In The Greeks and the Irrational ER Dodds points out that during the third century BC, Greece was the closest thing to an 'open' society the world would see until modern times. It was an economically accomplished society confident of its powers. Aristotle had urged his fellow citizens to recognize the divine spark within themselves. Zeno had asserted that God's true temple is the human intellect. Soon however, supernaturalism would return, and rationalists would be scapegoated:
As the intellectuals withdrew further into a world of their own, the popular mind was left defenseless...and left without guidance, a growing number relapsed with a sigh of relief into the pleasures and comforts of the primitive...better the rigid determinism of the astrological fate than the terrifying burden of daily responsibility
I've found enormous inspiration in Soil and Soul by the poet, human ecologist and activist Alistair McIntosh. He describes the Celtic bard who, like Thomas the Rhymer in The Faerie Queen has been granted, and must not betray, the 'tongue of truth.'
To the bard, historical truth is a psychological and spiritual reality rather than an absolute. He must help his people understand who they are, and that their lives are part of the deft weaving of history.
Bardism is an alternative to the irrational dogmatism that attempts to resist the bulldozing of history. As an (unintentional) explanation for Bardism, here's a long quote from Memories, Dreams and Reflections by CG Jung. For now I have nothing to add to this quote:
Our souls as well as our bodies are composed of individual elements which were all already present in the ranks of our ancestors. The "newness" in the individual psyche is an endlessly varied recombination of age-old components. Body and soul therefore have an intensely historical character and find no proper place in what is new, in things that have just come into being. That is to say, our ancestral components are only partly at home in such things. We are very far from having finished completely with the Middle Ages, classical antiquity and primitivity as our modern psyches pretend. Nevertheless, we have plunged down a cataract of progress which sweeps us on into the future with ever wilder violence the further it takes us from our roots. Once the past has been breached, it is usually annihilated, and there is no stopping the forward motivation. But it is precisely the loss of connection with the past, our uprootedness, which has given rise to the "discontents" of civilisation and to such a flurry and haste that we live more in the future and its chimerical promise of a golden age than in the present, with which our whole evolutionary background has not yet caught up.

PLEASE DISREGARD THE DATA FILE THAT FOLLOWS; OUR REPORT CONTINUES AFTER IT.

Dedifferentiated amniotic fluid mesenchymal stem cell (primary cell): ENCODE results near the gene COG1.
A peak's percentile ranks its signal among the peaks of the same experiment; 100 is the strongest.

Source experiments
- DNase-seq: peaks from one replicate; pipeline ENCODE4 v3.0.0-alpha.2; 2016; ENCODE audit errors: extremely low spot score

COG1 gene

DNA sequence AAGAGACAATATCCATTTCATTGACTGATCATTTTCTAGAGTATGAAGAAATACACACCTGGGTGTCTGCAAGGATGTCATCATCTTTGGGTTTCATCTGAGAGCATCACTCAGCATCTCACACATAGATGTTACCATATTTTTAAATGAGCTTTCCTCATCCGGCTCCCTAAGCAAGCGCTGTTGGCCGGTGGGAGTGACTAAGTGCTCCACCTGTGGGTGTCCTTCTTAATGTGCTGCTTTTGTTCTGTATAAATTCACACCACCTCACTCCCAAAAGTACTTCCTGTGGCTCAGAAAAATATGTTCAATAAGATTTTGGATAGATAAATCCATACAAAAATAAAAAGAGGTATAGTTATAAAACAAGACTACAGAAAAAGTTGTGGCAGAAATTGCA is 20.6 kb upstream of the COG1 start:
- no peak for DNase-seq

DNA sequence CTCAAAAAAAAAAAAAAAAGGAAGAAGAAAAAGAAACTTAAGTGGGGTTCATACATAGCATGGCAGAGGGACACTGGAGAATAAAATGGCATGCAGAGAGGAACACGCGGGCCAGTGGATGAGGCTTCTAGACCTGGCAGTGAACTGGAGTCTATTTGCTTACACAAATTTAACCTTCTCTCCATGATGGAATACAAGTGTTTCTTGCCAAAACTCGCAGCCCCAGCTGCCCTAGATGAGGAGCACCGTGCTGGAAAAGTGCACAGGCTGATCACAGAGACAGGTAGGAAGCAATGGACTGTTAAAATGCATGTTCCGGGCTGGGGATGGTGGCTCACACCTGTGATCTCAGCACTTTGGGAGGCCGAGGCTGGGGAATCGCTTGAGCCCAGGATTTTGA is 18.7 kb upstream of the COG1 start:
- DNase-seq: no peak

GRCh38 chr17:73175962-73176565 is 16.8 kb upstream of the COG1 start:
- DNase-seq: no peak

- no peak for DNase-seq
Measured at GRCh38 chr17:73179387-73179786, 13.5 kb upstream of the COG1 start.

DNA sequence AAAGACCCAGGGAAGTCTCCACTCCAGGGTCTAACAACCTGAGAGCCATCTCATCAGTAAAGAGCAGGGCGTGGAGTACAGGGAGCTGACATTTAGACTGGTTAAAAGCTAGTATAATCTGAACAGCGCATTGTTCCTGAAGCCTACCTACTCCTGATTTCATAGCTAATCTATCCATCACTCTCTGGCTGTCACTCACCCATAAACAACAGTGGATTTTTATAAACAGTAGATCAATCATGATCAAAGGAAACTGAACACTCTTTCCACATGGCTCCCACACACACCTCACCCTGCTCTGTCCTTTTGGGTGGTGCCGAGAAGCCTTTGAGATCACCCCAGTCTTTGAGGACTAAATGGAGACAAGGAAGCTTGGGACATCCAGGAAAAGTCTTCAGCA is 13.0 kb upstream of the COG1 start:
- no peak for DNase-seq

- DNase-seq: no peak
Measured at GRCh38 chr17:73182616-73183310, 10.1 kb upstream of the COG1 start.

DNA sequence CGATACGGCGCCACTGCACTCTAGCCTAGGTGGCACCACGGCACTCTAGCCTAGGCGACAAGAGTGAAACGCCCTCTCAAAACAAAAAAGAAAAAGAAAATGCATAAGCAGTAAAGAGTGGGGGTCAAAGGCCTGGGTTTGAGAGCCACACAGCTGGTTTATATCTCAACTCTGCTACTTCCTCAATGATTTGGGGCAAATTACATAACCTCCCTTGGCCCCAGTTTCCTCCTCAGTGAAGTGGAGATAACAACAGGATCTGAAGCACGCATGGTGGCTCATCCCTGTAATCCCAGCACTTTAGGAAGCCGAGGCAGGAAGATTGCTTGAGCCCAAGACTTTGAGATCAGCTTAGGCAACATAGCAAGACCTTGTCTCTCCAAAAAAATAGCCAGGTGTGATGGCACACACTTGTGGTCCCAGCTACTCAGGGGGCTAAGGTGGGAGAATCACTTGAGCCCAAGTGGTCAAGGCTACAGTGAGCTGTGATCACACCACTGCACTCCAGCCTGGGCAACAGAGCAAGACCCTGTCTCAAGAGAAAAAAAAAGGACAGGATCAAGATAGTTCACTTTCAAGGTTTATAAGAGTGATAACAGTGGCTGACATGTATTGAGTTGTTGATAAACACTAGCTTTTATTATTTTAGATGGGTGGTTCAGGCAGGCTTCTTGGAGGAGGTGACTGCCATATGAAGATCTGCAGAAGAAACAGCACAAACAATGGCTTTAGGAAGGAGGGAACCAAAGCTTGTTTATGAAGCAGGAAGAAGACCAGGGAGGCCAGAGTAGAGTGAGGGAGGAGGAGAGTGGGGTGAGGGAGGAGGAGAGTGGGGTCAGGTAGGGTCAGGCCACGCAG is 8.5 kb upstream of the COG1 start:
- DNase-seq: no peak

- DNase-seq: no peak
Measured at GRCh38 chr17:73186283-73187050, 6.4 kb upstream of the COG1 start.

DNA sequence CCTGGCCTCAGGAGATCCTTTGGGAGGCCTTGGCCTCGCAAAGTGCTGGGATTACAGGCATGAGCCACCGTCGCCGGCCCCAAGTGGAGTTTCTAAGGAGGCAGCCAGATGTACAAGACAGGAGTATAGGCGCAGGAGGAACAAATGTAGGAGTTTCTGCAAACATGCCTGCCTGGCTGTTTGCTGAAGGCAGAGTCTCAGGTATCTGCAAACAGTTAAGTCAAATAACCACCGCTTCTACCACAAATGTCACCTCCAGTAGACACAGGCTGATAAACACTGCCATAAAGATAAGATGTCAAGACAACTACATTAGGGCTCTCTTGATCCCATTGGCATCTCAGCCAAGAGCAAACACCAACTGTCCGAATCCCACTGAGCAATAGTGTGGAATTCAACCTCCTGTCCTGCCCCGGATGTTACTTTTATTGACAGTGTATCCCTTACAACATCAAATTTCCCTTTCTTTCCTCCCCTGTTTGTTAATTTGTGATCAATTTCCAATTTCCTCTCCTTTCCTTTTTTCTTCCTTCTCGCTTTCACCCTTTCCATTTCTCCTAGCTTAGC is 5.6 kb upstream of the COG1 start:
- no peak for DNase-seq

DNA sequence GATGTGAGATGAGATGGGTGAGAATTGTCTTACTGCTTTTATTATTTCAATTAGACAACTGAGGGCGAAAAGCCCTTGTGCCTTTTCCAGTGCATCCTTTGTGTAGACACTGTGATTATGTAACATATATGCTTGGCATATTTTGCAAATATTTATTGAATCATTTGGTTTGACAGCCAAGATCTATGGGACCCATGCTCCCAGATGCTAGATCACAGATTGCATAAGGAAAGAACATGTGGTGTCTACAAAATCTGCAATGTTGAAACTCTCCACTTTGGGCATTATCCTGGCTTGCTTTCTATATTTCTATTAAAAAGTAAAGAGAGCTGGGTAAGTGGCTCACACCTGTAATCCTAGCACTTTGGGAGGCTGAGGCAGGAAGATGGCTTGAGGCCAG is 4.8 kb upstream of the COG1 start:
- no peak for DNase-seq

I told myself I'd get serious about this blogging business. I can't promise I'll try, but I'll try to try in the near future.